Imagine if the scene stopped with Ramsay asking the Maester to fetch Walda and the baby. And we never revisited it again. It will get annoying when people will keep bringing up “What happened to Walda and the baby”, just as annoying as whenever someone mentions Gendry’s status

  34. Totally agreed. To complain about violence in a show whose first scene included severed body parts and first death by chopping someone’s head off (which is actually considered mild in this show) doesnt even begin to make sense!!

  35. I understand that some people may not want to watch violence. That’s OK. But I don’t understand those who think the violence is gratuitous and unnecessary. One of the reasons the show is so gripping is that the stakes are so high. People are fighting and making decisions so they don’t end up on the wrong end of a sword (or dog) or taking a naked walk through the city.

    People who think the sexual assault and violence scenes are too much should try backpacking alone through a foreign country. Or, for that matter, being a woman on public transportation. Or going to a bar in the wrong part of town. Or being small boy. Violence and sexual assault are common and when people complain about them on Game of Thrones, I often wonder what on Earth they’ve been doing with their lives that they don’t realize this.

    During the Walda scene, I couldn’t watch after Ramsay opened the first dog gate. But something that struck me even more than the violence was that there was zero reference to Walda’s weight. Roose married her because of her weight, but other than a line in an episode long ago about that, there has been zero mention of her weight…

    This is a great example of why I love Game of Thrones. The characters are complex and interesting and aren’t about the usual stereotypes. I can’t imagine watching an episode and only focusing on the violence and sex when there’s so much more to appreciate.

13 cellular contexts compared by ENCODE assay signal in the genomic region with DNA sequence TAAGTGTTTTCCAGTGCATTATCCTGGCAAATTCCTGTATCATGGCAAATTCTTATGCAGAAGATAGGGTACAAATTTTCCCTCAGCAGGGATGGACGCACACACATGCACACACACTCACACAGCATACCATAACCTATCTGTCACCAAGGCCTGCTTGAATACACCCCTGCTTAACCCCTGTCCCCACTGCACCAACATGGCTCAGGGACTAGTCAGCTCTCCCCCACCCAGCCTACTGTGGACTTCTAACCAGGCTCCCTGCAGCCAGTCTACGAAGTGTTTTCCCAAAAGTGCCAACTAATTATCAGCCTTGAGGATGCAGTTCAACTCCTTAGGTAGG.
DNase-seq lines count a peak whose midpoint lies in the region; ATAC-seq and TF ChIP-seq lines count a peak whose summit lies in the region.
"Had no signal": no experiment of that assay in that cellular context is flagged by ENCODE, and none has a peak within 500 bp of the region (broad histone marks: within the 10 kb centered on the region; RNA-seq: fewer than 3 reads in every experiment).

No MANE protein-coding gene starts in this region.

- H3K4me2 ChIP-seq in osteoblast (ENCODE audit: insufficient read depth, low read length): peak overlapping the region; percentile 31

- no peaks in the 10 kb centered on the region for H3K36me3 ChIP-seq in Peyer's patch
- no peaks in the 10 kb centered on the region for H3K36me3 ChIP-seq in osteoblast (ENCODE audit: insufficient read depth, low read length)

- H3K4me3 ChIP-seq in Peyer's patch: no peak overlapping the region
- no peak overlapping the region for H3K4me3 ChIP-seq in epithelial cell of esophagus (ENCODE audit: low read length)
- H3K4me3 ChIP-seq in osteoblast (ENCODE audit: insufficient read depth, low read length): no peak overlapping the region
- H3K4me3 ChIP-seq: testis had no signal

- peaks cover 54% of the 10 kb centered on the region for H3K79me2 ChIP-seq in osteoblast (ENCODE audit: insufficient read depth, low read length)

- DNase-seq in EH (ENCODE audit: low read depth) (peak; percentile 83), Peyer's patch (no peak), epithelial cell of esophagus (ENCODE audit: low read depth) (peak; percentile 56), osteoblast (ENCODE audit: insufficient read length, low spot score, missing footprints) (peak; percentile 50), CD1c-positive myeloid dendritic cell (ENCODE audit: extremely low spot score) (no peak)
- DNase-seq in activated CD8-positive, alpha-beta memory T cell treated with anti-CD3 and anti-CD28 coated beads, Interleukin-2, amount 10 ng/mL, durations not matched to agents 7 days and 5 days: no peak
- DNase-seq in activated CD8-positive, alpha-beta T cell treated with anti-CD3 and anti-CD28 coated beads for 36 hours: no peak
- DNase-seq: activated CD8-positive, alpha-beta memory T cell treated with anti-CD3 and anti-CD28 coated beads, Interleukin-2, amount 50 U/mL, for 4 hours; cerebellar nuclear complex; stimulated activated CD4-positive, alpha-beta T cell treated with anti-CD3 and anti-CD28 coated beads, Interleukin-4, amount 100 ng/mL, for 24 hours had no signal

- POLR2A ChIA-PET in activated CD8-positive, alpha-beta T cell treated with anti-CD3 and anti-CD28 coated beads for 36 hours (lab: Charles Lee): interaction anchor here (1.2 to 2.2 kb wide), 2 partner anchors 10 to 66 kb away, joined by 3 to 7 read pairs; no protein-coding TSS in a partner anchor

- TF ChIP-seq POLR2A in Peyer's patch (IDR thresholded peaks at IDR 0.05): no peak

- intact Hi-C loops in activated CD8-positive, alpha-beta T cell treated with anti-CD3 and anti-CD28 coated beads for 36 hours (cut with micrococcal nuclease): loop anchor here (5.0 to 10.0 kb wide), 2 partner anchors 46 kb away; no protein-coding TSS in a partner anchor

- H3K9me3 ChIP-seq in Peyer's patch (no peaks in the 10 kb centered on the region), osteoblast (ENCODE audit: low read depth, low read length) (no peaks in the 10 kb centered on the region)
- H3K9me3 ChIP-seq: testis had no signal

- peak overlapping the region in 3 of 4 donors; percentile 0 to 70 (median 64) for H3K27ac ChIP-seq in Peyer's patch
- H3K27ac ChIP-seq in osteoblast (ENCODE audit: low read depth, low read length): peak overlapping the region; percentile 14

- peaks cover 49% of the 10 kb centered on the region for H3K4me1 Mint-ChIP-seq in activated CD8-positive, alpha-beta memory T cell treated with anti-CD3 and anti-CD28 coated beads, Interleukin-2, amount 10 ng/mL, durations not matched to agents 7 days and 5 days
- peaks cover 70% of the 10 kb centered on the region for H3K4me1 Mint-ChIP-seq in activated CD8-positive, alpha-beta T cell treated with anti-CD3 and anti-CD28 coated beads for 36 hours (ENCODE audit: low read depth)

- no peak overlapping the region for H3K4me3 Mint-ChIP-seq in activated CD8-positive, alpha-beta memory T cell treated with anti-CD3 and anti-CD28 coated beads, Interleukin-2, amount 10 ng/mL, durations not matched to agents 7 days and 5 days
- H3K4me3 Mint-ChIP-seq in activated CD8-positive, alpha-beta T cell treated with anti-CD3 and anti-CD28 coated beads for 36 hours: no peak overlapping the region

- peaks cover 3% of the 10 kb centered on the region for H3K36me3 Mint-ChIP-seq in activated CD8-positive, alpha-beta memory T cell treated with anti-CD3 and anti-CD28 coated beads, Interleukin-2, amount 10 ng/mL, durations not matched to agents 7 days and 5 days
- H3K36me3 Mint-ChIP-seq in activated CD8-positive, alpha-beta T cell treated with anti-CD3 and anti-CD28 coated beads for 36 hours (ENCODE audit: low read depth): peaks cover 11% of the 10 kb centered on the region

36. mau,

    It is clickbait bullshit. The best thing to do is to simply ignore the articles, and not click on them, because that is all they are trying to make you do and all they care about. This is the only website you need if you are a GoT fan. I do read a couple of other reviewers whom I trust, but I ignore all the mainstream media whose articles are (usually) complete trash.

  37. Oz, I will grant you guest rights anytime you visit. I’ll have extra musicians and wine on hand to celebrate.

  38. I’m of two minds about this. Part of me appreciates that GoT does not avert its eyes (or ears) from the horror of violence and – most importantly – its consequences, rather than glossing it over or romanticizing it. But I don’t believe that the show is entirely innocent of the charge of indulging in some unnecessary gore to amp up shock value. I guess my main criterion for distinguishing between the appropriate and the gratuitous is: Does the scene make sense, storywise, characterwise?

    In the case of the murder of Walda, I didn’t have a problem with the gruesomeness of Ramsay’s favored method, or with the fact that a baby was killed. But in retrospect, considering that Ramsay had just taken steps to ensure that he was not blamed for his father’s killing, it seems a little bizarre to me that he would then go right on to a very messy murder that could scarcely be covered up. Who would believe that the mother of a newborn would get up and wander into the kennels with all the cages open?

    Unless Ramsay is completely detached from reality at this point, it would have made much more sense for him to feign grief for Roose and bide his time until he could kill the baby in a way that makes it appear accidental or due to illness. They had high infant mortality rates in those days. Walda herself was no threat to his inheritance once Roose and the heir were out of the picture.